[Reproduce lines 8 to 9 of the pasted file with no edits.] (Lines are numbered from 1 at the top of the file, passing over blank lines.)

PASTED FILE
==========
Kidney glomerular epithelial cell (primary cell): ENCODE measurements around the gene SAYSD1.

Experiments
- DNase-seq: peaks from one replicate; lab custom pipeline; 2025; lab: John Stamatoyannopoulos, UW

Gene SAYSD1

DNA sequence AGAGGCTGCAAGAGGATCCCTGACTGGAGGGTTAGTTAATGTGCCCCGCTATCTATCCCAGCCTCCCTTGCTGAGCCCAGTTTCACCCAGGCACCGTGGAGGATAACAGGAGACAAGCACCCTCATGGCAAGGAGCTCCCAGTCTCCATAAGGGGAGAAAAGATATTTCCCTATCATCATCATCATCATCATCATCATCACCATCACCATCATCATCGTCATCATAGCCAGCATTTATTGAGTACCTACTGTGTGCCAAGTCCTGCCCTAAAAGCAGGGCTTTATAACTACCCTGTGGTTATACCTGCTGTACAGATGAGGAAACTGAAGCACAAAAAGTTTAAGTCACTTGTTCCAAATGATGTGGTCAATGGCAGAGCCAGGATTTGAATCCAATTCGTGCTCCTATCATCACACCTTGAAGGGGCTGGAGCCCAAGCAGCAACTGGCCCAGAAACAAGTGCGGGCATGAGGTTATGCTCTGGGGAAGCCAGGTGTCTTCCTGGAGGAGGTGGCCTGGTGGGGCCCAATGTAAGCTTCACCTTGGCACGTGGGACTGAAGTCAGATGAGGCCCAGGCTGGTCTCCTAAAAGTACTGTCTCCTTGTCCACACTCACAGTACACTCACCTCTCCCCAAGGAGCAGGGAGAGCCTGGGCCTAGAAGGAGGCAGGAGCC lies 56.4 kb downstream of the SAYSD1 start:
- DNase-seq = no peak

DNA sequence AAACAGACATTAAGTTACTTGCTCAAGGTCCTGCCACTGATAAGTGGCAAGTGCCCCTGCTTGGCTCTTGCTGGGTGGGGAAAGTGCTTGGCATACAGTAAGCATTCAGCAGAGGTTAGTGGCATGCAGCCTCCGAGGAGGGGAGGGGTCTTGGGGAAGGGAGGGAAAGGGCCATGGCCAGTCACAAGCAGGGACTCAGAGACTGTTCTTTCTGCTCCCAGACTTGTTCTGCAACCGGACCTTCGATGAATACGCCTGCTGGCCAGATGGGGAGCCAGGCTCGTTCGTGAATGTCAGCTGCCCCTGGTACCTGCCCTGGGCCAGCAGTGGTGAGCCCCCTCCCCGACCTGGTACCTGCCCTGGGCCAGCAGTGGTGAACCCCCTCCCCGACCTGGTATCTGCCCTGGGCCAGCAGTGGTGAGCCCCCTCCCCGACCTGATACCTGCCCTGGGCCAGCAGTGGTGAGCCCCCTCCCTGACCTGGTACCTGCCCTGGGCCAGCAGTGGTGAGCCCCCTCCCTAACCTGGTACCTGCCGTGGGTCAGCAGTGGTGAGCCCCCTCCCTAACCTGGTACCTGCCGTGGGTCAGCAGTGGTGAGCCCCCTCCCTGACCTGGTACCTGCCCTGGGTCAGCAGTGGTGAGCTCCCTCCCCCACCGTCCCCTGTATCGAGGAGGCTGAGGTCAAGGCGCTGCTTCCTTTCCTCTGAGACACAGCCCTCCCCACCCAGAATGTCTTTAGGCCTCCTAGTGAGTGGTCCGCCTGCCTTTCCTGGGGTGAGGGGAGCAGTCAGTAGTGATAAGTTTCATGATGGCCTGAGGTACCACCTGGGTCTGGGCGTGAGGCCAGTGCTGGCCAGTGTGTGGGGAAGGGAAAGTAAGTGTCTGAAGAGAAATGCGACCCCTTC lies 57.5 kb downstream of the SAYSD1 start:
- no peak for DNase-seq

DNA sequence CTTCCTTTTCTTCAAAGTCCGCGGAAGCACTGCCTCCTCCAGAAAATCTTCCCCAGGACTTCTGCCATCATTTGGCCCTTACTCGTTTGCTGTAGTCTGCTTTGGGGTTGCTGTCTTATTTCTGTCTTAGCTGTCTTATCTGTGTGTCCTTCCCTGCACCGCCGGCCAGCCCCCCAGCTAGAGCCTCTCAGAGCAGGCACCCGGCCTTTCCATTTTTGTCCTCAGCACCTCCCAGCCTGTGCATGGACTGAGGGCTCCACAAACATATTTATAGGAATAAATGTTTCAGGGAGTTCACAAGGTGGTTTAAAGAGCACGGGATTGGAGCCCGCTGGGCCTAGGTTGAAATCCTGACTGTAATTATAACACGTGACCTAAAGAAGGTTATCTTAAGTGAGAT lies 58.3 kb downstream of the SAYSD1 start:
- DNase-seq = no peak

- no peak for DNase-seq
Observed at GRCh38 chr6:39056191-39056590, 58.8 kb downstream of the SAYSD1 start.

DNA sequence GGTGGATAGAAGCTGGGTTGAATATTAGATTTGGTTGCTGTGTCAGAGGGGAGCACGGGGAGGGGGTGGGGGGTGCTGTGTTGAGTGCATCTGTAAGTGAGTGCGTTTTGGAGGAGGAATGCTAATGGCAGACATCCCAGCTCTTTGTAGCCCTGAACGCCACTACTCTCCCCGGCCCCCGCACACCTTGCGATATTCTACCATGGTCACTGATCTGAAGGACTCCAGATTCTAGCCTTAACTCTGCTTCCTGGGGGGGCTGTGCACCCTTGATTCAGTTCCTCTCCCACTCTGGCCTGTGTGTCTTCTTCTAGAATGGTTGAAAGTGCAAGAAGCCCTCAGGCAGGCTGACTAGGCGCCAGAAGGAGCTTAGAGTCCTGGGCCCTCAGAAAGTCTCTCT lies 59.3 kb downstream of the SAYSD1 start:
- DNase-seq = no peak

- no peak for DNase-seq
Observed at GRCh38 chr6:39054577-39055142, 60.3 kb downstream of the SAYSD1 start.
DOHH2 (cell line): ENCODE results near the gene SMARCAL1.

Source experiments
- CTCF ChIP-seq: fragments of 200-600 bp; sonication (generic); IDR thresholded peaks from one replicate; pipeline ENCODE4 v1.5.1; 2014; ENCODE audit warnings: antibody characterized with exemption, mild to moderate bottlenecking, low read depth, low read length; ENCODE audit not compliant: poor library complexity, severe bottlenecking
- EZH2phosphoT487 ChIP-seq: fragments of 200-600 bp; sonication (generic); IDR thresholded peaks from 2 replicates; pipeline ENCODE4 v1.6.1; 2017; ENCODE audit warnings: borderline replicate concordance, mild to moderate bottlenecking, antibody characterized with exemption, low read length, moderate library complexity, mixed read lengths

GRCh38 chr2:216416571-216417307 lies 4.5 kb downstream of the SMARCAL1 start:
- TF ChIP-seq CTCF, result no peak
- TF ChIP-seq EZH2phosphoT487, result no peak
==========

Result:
- no peak for DNase-seq

DNA sequence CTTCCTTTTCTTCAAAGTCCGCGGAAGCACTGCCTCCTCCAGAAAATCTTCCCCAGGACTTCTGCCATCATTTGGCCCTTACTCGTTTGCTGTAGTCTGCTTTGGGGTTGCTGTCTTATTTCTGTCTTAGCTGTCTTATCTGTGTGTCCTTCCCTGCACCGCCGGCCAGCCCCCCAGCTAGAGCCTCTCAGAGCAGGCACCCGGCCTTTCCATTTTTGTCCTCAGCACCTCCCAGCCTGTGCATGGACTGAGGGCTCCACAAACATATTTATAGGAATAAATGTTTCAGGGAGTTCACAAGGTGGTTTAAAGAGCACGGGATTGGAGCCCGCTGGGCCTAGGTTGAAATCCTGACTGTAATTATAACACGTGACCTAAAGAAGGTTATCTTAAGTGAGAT lies 58.3 kb downstream of the SAYSD1 start: